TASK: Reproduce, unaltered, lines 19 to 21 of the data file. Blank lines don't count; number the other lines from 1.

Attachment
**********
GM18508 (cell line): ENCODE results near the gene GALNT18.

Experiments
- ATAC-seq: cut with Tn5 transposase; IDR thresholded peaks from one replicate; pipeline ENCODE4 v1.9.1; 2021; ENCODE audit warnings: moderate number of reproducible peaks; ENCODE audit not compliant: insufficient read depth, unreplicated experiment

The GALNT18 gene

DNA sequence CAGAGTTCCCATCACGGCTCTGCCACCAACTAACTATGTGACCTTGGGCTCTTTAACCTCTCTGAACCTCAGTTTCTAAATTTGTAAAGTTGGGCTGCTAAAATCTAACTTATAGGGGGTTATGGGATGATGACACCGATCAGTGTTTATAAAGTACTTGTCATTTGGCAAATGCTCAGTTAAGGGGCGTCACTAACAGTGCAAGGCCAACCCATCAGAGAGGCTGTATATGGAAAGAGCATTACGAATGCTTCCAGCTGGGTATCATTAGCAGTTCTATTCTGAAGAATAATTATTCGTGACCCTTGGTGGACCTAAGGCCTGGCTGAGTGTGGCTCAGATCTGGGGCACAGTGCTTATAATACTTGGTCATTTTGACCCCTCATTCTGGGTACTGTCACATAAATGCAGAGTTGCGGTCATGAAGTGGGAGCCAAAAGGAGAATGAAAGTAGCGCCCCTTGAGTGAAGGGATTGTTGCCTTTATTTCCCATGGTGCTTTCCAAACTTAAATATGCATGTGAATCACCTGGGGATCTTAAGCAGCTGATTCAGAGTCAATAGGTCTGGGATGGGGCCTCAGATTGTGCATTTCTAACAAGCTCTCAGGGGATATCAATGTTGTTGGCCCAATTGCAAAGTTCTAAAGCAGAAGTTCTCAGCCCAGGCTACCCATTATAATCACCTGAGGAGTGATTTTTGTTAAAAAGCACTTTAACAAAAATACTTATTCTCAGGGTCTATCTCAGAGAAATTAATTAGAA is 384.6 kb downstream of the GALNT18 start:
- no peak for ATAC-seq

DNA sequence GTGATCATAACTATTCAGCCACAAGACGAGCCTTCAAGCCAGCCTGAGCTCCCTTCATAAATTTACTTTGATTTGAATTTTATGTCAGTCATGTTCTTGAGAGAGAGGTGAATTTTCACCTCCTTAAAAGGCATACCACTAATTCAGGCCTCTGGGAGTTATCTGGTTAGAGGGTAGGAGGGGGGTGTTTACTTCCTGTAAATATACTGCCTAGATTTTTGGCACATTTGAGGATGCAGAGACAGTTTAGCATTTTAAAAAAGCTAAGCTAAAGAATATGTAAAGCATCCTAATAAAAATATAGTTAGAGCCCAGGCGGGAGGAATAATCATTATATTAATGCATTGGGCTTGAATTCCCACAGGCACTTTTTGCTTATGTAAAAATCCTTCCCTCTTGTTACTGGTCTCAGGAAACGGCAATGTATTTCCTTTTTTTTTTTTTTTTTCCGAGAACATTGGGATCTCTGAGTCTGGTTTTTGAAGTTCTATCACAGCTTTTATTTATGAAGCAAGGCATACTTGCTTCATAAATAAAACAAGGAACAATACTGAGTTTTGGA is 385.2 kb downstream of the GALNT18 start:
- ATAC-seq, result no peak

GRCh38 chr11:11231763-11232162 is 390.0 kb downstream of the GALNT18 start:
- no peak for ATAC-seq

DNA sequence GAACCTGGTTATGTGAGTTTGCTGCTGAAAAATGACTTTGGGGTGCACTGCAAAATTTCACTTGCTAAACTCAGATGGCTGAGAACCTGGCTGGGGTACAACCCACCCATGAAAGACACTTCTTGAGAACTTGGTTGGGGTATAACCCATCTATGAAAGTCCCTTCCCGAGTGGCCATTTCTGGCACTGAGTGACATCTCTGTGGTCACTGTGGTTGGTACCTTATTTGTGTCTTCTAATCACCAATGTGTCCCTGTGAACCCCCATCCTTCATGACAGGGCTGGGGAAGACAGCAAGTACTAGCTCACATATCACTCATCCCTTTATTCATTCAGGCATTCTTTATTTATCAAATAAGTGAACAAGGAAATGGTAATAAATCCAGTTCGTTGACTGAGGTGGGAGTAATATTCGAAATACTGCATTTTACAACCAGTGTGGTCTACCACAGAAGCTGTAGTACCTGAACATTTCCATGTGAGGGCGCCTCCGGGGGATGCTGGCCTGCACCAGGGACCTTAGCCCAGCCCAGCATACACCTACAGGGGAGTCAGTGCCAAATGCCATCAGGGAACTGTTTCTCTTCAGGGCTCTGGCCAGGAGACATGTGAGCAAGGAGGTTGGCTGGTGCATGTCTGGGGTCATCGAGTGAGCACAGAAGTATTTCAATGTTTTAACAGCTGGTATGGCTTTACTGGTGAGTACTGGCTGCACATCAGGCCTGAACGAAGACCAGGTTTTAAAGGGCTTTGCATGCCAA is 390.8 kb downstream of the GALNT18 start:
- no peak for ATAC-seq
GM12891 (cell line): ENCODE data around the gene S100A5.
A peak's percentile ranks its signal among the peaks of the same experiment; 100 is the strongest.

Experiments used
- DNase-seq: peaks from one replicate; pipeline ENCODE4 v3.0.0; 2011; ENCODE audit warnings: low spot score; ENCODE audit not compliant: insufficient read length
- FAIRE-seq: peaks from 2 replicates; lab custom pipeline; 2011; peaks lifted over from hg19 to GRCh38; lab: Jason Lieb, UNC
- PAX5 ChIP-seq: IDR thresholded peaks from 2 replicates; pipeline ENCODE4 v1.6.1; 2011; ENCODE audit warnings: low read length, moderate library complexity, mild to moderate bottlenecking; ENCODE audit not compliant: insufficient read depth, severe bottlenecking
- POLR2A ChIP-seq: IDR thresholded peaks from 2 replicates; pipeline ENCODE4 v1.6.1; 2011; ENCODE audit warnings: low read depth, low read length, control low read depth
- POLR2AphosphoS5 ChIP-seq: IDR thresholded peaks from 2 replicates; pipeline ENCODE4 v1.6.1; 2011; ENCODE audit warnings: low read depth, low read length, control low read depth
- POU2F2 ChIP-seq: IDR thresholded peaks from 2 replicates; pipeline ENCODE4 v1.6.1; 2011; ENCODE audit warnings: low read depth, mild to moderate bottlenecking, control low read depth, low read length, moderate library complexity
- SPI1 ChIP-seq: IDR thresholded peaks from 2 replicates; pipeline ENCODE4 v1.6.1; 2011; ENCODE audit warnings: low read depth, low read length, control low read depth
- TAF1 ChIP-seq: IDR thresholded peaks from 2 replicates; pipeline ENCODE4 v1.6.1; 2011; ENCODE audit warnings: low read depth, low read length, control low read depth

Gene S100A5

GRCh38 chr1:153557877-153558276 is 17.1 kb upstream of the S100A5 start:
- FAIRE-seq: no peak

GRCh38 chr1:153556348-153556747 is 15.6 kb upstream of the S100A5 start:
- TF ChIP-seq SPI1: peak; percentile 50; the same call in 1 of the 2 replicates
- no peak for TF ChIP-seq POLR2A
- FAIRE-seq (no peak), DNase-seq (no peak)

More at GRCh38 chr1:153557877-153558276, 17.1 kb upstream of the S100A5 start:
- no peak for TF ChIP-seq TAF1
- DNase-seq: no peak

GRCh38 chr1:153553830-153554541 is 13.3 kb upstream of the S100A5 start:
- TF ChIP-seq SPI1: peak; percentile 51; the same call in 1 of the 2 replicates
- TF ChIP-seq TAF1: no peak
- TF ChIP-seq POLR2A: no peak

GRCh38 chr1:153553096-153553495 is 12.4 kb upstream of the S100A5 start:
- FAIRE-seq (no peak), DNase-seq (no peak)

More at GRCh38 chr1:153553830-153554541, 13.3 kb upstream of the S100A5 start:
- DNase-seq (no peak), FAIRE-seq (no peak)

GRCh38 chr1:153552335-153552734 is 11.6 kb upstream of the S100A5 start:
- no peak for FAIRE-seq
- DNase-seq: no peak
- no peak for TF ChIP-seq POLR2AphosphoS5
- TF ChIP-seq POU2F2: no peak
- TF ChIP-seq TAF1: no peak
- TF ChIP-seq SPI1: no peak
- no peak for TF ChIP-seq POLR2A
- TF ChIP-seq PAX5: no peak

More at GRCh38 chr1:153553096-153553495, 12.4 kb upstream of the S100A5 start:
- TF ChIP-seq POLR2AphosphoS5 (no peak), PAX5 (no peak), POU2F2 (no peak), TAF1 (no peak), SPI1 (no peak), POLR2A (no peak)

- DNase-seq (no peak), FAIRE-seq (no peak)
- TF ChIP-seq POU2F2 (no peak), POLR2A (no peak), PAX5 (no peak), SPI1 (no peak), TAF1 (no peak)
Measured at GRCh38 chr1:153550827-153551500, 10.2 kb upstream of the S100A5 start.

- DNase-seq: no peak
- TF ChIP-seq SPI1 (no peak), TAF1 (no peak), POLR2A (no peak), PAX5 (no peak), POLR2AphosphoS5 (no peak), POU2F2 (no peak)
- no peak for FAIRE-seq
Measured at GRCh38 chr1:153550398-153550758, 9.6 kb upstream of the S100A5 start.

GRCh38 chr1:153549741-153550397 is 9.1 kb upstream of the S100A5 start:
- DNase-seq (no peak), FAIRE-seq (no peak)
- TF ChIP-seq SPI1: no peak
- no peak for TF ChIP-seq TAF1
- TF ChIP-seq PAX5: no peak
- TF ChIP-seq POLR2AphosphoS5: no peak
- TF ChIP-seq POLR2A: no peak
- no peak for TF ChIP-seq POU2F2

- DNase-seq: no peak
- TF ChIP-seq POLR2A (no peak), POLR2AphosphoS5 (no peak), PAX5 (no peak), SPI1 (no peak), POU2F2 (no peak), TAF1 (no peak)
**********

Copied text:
- POLR2A ChIP-seq: IDR thresholded peaks from 2 replicates; pipeline ENCODE4 v1.6.1; 2011; ENCODE audit warnings: low read depth, low read length, control low read depth
- POLR2AphosphoS5 ChIP-seq: IDR thresholded peaks from 2 replicates; pipeline ENCODE4 v1.6.1; 2011; ENCODE audit warnings: low read depth, low read length, control low read depth
- POU2F2 ChIP-seq: IDR thresholded peaks from 2 replicates; pipeline ENCODE4 v1.6.1; 2011; ENCODE audit warnings: low read depth, mild to moderate bottlenecking, control low read depth, low read length, moderate library complexity